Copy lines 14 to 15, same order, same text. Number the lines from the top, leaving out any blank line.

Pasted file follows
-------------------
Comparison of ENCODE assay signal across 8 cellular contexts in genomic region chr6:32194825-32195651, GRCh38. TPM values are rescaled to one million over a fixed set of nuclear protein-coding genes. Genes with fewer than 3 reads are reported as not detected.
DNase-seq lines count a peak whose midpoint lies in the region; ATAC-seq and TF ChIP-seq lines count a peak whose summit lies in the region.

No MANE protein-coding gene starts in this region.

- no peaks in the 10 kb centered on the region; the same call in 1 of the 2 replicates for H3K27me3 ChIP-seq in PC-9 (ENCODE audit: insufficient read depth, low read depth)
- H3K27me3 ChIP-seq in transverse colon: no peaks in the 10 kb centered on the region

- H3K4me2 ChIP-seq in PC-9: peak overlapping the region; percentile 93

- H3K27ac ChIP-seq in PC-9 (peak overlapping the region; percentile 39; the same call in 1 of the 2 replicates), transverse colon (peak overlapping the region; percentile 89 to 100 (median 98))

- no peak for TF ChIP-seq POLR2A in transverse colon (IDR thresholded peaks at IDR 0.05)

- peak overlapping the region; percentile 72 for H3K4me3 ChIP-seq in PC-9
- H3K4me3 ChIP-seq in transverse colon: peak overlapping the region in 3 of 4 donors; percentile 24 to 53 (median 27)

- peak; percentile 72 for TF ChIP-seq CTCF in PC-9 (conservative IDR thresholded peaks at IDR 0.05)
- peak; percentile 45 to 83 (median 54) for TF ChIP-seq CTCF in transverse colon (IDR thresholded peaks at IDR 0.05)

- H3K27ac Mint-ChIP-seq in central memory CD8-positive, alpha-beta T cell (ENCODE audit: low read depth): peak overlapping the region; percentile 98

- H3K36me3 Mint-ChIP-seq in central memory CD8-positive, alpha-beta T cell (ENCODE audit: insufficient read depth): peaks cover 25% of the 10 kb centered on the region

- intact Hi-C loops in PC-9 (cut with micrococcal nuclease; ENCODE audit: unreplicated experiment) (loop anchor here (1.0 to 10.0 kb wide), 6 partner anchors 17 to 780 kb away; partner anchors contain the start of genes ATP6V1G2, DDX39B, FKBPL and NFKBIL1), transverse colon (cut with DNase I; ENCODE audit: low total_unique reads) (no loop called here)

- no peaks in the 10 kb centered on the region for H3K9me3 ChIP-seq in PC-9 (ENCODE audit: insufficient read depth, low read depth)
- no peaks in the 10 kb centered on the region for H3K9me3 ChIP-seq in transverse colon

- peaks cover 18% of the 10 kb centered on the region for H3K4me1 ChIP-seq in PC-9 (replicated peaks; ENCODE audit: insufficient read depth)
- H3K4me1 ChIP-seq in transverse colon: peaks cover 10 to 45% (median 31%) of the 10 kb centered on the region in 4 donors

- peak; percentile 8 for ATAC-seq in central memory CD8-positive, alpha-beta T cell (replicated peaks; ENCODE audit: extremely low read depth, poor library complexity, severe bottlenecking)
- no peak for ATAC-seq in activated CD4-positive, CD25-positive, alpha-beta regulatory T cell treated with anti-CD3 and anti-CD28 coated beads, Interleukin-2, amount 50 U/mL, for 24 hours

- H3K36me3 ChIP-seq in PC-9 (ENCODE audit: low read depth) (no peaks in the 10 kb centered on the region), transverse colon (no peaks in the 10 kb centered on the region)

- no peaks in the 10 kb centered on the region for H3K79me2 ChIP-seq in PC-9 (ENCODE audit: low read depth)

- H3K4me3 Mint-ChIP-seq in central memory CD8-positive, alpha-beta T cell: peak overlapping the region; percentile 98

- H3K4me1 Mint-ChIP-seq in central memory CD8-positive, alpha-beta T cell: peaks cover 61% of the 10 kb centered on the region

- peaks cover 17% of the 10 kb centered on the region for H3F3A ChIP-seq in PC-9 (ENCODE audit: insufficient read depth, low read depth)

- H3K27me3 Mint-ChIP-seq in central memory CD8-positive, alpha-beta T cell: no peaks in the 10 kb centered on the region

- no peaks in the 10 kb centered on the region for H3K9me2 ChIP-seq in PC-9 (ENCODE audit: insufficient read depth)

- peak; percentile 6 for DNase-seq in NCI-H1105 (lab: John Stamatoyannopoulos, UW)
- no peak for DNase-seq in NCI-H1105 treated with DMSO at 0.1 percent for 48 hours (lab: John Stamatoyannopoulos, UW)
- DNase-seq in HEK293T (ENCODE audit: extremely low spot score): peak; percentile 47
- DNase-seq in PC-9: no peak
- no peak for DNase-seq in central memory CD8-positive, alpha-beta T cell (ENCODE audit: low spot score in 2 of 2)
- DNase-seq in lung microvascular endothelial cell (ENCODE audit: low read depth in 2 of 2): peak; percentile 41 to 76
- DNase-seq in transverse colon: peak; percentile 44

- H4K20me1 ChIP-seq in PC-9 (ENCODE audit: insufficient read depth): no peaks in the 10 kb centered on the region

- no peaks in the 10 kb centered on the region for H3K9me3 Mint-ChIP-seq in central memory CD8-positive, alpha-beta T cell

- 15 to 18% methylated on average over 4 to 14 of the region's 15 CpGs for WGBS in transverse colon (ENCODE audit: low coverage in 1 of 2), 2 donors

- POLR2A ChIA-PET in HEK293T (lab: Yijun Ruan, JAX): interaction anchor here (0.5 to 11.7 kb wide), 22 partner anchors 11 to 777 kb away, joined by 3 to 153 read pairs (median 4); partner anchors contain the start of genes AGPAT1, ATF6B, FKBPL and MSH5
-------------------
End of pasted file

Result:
- H3K36me3 Mint-ChIP-seq in central memory CD8-positive, alpha-beta T cell (ENCODE audit: insufficient read depth): peaks cover 25% of the 10 kb centered on the region

- intact Hi-C loops in PC-9 (cut with micrococcal nuclease; ENCODE audit: unreplicated experiment) (loop anchor here (1.0 to 10.0 kb wide), 6 partner anchors 17 to 780 kb away; partner anchors contain the start of genes ATP6V1G2, DDX39B, FKBPL and NFKBIL1), transverse colon (cut with DNase I; ENCODE audit: low total_unique reads) (no loop called here)